Byron King In his column at the Asia Times online, today, Spengler makes
some interesting parallels with fighting and winning the Cold War - in
strategy, operation and tactics. If you want intelligence - says
Spengler, in an article entitled 'How America can win the intelligence
war' - first you start a war. In other words, if you apply enough
pressure, you'll find out who the enemy is, what it wants, and how it
might be defeated.
But it seems to me that the war has already commenced, with the other
side taking the initiative while we were otherwise occupied. The fall of
the Shah (thanks to Jimmy Carter) gave radical Islam a state sponsor,
and a set of secure internal lines of communication for
intellectualizing and planning a war against the West.
Afghanistan gave radical Islam its boot camp and advanced infantry
training, in learning how to fight a militarily sophisticated foe.
The Internet has given radical Islam its day-to-day communications and
connections to the world at large. And Western complacency ("What, me,
worry?") has given radical Islam its fifth-column in every target set.
(For example, the 9/11 hijackers were hiding in plain sight, taking
flight lessons, marrying German girls and collecting welfare in
And when you are fighting a war, you have to decide what targets you
want to defend. Just what is it about "the West" that we want to hold up
to the world as being worth defending with our blood and treasure? Are
we defending "our way of life," in the immortal words of former
Secretary of State James Baker? Like the right to engage in soccer
hooliganism? Reality TV? Young girls wearing dog collars and lots of
skin piercings and tattoos? Roe vs. Wade: partial birth abortion?
Supermarket shelves filled with processed foods full of salt and high
fructose corn syrup? Two million people incarcerated in U.S. jails and
prisons at any give time, many for non-violent offenses? If that is what
we are defending, then let's surrender.
OK, so maybe the part about not fighting for the right to consume high
fructose corn syrup is a bit over the top. Are we defending our right
and ability to drive gas-guzzling SUVs? At $2.00 per gallon of gasoline,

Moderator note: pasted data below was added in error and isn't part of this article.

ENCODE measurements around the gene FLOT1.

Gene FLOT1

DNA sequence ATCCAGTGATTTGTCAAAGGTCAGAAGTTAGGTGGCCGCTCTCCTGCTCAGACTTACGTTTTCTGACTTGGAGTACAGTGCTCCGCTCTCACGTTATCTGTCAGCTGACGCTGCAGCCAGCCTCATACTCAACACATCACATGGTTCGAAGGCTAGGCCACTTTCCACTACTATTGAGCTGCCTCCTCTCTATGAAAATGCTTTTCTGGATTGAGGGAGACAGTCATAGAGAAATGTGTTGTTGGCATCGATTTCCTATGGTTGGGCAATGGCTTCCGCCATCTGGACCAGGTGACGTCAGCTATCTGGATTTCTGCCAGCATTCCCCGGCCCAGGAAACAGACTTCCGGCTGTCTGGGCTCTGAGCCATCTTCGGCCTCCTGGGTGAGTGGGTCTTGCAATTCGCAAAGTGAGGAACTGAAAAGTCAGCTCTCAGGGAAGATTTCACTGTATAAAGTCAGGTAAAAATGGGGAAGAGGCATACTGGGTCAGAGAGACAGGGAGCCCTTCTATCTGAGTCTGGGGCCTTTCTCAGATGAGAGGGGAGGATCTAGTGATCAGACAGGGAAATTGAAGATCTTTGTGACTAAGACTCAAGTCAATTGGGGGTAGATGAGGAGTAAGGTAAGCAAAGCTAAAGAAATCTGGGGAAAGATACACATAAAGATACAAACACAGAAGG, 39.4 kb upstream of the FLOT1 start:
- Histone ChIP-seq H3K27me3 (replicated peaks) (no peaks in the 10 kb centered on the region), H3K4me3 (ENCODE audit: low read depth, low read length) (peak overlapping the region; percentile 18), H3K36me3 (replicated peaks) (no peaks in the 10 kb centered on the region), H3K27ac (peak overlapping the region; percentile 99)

and rising, we may just decide for reasons of pure economics that SUVs
are not all they are cracked up to be. Are we defending our right and
ability to gear the economy to the stock market and the housing market?
Ugh...what a depressing thought, to fight for the right to flip houses
in the Southern California real estate market. How about defending a
Western society in which vast portions of the social economy are nothing
but big welfare states? Whether it is "free" medical care in Canada and
Europe, or "free" medicines in the U.S., or the U.S. Social Security
Ponzi Fund, is this what we are fighting for? I mean, I am willing to
fight these al-Qaeda bastards, but I am not so enthusiastic about making
the world safe for a $2 trillion federal budget that is filled to
bursting with pork (no pun intended about the pork).
Historically, a period of warfare has been the time during which the
nation and its society were overhauled to some extent, maybe minor or
more likely major. Look at the before-after pictures of the U.S., with
respect to the Civil War, Spanish-American War, WWI, WWII and Vietnam.
These are different places, different value systems, different
economies, different cultures, different obligations to the world at
large, and different civilizations, in a sense. (For example, Charles
Lindburg's "America First" ideas seemed so smart in 1940, and so quaint
Whatever we do to confront radical Islam and battle al-Qaeda, the U.S.,
in all likelihood, will not be the "same" nation after the fight as it
was before it. We need to figure out what it is that we want to keep
safe from the tumult and shouting, what is worth preserving intact, and
not giving it to the breakers. And we ought to figure out what is not
worth defending about what we do as a society, so as not to waste
resources fighting for losers and losing causes.
Spengler says that "To win to its side the best men and women of the
Islamic world, the United States must make clear what it wants from
them." Yes, but first the U.S. needs to focus its thinking on what it
wants from itself.